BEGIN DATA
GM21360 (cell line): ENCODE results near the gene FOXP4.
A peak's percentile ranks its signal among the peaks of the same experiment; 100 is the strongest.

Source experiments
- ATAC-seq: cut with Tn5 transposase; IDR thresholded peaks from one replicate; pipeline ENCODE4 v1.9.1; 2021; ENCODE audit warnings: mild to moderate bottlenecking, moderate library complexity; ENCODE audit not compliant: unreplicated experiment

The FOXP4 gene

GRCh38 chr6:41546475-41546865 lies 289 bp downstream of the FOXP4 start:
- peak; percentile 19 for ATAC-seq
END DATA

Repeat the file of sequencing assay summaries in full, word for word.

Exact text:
GM21360 (cell line): ENCODE results near the gene FOXP4.
A peak's percentile ranks its signal among the peaks of the same experiment; 100 is the strongest.

Source experiments
- ATAC-seq: cut with Tn5 transposase; IDR thresholded peaks from one replicate; pipeline ENCODE4 v1.9.1; 2021; ENCODE audit warnings: mild to moderate bottlenecking, moderate library complexity; ENCODE audit not compliant: unreplicated experiment

The FOXP4 gene

GRCh38 chr6:41546475-41546865 lies 289 bp downstream of the FOXP4 start:
- peak; percentile 19 for ATAC-seq